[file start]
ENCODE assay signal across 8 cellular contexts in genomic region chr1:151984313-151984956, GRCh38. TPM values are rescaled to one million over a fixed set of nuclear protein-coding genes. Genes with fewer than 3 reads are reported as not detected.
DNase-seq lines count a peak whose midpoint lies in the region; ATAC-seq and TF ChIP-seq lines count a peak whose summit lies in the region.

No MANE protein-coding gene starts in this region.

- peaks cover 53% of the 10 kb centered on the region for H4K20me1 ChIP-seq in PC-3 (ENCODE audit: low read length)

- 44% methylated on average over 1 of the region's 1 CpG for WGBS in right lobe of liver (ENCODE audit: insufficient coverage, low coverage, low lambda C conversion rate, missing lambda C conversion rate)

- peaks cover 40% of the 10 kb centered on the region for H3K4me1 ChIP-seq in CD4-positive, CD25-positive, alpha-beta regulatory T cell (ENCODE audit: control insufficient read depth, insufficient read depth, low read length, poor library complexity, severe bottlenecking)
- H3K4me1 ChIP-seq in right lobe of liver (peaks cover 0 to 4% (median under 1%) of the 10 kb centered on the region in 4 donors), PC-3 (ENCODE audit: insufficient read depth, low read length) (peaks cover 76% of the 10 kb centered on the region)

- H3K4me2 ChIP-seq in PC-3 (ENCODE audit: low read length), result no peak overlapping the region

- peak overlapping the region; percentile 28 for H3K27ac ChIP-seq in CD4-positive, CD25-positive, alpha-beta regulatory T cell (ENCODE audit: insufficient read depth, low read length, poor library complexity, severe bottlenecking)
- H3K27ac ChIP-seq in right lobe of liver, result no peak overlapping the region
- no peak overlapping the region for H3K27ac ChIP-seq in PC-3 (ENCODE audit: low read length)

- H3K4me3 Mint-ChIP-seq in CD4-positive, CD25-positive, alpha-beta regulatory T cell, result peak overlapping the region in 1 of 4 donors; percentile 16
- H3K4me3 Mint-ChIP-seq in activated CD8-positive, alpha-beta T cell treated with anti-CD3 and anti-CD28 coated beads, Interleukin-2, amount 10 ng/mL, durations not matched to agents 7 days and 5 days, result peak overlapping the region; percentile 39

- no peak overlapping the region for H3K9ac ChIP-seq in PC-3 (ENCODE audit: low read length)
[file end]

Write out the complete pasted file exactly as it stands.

ENCODE assay signal across 8 cellular contexts in genomic region chr1:151984313-151984956, GRCh38. TPM values are rescaled to one million over a fixed set of nuclear protein-coding genes. Genes with fewer than 3 reads are reported as not detected.
DNase-seq lines count a peak whose midpoint lies in the region; ATAC-seq and TF ChIP-seq lines count a peak whose summit lies in the region.

No MANE protein-coding gene starts in this region.

- peaks cover 53% of the 10 kb centered on the region for H4K20me1 ChIP-seq in PC-3 (ENCODE audit: low read length)

- 44% methylated on average over 1 of the region's 1 CpG for WGBS in right lobe of liver (ENCODE audit: insufficient coverage, low coverage, low lambda C conversion rate, missing lambda C conversion rate)

- peaks cover 40% of the 10 kb centered on the region for H3K4me1 ChIP-seq in CD4-positive, CD25-positive, alpha-beta regulatory T cell (ENCODE audit: control insufficient read depth, insufficient read depth, low read length, poor library complexity, severe bottlenecking)
- H3K4me1 ChIP-seq in right lobe of liver (peaks cover 0 to 4% (median under 1%) of the 10 kb centered on the region in 4 donors), PC-3 (ENCODE audit: insufficient read depth, low read length) (peaks cover 76% of the 10 kb centered on the region)

- H3K4me2 ChIP-seq in PC-3 (ENCODE audit: low read length), result no peak overlapping the region

- peak overlapping the region; percentile 28 for H3K27ac ChIP-seq in CD4-positive, CD25-positive, alpha-beta regulatory T cell (ENCODE audit: insufficient read depth, low read length, poor library complexity, severe bottlenecking)
- H3K27ac ChIP-seq in right lobe of liver, result no peak overlapping the region
- no peak overlapping the region for H3K27ac ChIP-seq in PC-3 (ENCODE audit: low read length)

- H3K4me3 Mint-ChIP-seq in CD4-positive, CD25-positive, alpha-beta regulatory T cell, result peak overlapping the region in 1 of 4 donors; percentile 16
- H3K4me3 Mint-ChIP-seq in activated CD8-positive, alpha-beta T cell treated with anti-CD3 and anti-CD28 coated beads, Interleukin-2, amount 10 ng/mL, durations not matched to agents 7 days and 5 days, result peak overlapping the region; percentile 39

- no peak overlapping the region for H3K9ac ChIP-seq in PC-3 (ENCODE audit: low read length)